‘My world fell apart’: School chaplain accused of terrorism over LGBT sermon says he won't be silenced

The Rev. Bernard Randall
The Rev. Bernard Randall | Christian Legal Centre

A school chaplain who was fired from his job and reported to the government’s counter-terrorism watchdog for delivering a sermon questioning the school’s LGBT policies, says in a media interview that his world “fell apart” after he was accused of being a terrorist.

The Rev. Bernard Randall, 48, told Premier Christian News that he discovered that he had been referred in 2019 to the counter-terrorism watchdog, Prevent, as he was going through the documentation related to the disciplinary action over his sermon at Trent College, a Church of England school.

“It’s not as if they sat me down and said, ‘This is what we feel we have to do.’ I found that, as it were, by accident and all of a sudden, my world falls apart because I’m being accused of being a terrorist, which is just about the worst thing you can accuse anybody of in our society on the basis of I knew not what. It was just extraordinary,” Randall is quoted as saying.

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He was dismissed from school for gross misconduct and reported to the counter-terrorism program after he told students, aged 11 to 17, that they were not compelled to “accept an ideology they disagree with.” He also told the students that they could make up their own minds about gender identity and sexuality.

In the 2019 sermon, he referred to a new LGBT-inclusive curriculum at the school because a student asked him to talk about it, he says.

The teaching material from the “Educate and Celebrate” curriculum was adopted after a visit by Elly Barnes, founder of Educate & Celebrate, an LGBT education charity. The material aims to “equip you and your communities with the knowledge, skills and confidence to embed gender, gender identity and sexual orientation into the fabric of your organization.”

Although the police ruled that he was not a “counter-terrorism risk” or at “risk of radicalization” in his case two years ago, the chaplain said that being thought of as a terrorist “is still a wound.”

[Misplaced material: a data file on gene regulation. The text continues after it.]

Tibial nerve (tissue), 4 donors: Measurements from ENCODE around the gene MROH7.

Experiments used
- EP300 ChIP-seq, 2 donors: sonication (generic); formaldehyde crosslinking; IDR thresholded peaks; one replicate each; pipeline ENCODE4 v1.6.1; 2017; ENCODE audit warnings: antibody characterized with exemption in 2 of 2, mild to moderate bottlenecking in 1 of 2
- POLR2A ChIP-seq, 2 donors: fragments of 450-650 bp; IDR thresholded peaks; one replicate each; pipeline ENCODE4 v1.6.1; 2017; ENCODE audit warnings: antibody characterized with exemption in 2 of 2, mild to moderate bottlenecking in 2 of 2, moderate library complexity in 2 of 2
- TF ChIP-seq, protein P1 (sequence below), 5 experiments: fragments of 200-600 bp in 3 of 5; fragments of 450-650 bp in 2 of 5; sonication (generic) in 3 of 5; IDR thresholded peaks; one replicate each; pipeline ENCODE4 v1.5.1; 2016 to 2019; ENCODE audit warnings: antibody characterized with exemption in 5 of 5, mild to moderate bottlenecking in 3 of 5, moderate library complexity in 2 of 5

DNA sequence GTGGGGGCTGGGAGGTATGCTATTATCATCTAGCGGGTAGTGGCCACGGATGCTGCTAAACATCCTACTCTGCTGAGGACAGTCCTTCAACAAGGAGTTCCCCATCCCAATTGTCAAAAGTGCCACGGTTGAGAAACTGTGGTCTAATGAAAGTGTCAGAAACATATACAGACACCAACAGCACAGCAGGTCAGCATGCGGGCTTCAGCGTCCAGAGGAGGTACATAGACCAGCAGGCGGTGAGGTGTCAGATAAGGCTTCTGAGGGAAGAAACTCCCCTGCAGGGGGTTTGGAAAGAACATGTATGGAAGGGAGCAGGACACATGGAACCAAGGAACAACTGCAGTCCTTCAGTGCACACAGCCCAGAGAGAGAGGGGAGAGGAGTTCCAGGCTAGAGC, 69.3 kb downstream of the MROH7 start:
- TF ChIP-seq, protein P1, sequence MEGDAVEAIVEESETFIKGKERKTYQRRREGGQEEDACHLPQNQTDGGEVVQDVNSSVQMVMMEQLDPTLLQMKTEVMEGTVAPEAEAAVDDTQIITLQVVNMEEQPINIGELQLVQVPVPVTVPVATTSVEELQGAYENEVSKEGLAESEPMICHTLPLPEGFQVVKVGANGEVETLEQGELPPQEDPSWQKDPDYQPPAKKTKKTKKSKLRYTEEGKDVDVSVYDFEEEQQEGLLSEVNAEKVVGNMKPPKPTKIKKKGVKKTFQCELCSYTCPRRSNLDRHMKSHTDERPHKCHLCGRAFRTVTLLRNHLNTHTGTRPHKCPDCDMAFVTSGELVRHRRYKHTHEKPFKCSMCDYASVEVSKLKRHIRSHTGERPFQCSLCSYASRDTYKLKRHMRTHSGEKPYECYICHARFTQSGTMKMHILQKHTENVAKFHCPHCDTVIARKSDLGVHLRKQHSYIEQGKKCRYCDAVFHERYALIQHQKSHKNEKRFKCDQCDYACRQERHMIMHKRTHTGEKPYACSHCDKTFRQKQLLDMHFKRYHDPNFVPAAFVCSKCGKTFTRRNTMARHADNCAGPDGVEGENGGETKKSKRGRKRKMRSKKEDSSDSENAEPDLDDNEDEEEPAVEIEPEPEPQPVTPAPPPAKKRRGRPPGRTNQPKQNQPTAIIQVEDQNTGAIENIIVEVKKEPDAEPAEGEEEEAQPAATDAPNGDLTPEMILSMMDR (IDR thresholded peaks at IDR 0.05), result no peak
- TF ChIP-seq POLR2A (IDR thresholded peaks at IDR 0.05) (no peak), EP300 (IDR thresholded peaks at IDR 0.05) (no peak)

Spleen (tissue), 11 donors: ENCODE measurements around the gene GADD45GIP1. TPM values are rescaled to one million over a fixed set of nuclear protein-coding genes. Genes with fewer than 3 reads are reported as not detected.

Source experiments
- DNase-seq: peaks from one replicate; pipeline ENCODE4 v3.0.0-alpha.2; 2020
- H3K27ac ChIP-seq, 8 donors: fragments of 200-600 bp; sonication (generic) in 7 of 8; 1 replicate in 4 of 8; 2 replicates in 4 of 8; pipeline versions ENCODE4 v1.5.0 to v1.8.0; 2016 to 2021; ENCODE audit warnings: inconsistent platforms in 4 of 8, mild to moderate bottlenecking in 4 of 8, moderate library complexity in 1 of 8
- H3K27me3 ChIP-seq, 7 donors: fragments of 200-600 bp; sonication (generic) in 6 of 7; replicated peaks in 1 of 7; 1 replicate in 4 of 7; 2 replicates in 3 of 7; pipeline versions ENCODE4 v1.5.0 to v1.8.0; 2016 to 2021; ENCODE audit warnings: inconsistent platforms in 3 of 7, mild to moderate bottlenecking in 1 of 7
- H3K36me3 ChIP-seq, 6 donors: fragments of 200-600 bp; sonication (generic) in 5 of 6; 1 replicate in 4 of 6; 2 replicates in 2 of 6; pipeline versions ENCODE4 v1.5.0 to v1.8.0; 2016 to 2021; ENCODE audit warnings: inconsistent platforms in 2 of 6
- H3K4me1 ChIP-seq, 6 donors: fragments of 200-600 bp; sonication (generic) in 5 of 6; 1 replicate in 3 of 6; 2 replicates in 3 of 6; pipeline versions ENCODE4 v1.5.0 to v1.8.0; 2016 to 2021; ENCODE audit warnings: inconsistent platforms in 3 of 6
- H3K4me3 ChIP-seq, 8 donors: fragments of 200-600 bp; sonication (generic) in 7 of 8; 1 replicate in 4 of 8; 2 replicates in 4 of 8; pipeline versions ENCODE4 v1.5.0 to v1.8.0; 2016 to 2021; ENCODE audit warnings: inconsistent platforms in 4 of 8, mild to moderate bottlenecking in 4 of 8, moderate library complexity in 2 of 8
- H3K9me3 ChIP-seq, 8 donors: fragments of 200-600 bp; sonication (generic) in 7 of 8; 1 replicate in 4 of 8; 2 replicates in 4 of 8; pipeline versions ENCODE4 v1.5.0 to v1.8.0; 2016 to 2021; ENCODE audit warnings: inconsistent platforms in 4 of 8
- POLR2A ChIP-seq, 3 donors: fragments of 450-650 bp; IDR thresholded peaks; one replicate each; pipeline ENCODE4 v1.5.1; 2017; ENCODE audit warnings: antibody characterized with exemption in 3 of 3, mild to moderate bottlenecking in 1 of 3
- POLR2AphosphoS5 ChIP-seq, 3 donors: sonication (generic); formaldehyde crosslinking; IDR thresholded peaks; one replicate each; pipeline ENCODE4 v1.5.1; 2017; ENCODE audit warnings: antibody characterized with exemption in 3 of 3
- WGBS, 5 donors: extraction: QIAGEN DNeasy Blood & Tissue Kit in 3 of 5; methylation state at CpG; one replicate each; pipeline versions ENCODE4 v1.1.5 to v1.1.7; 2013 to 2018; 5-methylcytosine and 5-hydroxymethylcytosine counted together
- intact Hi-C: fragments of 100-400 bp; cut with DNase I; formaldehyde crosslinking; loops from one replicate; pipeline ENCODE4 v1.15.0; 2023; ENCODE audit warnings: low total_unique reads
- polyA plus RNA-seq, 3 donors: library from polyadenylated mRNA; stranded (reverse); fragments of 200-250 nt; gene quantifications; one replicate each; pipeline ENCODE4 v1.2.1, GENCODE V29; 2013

Randall recalled, “Fortunately, it was only a few days before the disciplinary hearing where I was given a chance to ask questions, and I said as part of that, ‘Do you think the Church of England is a terrorist organization?’ to which the (headteacher) said, ‘Well, no. And oh, we probably should have told you that Prevent referral came back with no further action required.’”

His dismissal was also overturned on appeal, but he said earlier that he was forbidden from speaking on topics “likely to cause offense or distress to members of the school body,” and was told not to “publicly express beliefs in ways which exploit our pupils’ vulnerability.”

Despite the prolonged trauma, the chaplain said he has become more vocal as a Christian.

“The bizarre thing about being reported to Prevent, which is supposed to tackle violent extremism, is that it has pushed me a bit toward being more radical about the importance of free speech. It’s not violent extremism, but it’s made me much more aware of that as an issue. It’s slightly ironic, I’m now more likely to speak about it than I was before,” he said.

“I think, as a Christian in particular, speaking about truth is really important, as Jesus said, ‘I am the way the truth and the life.’”

Randall has taken Trent College to court for discrimination, harassment, victimization and unfair dismissal.

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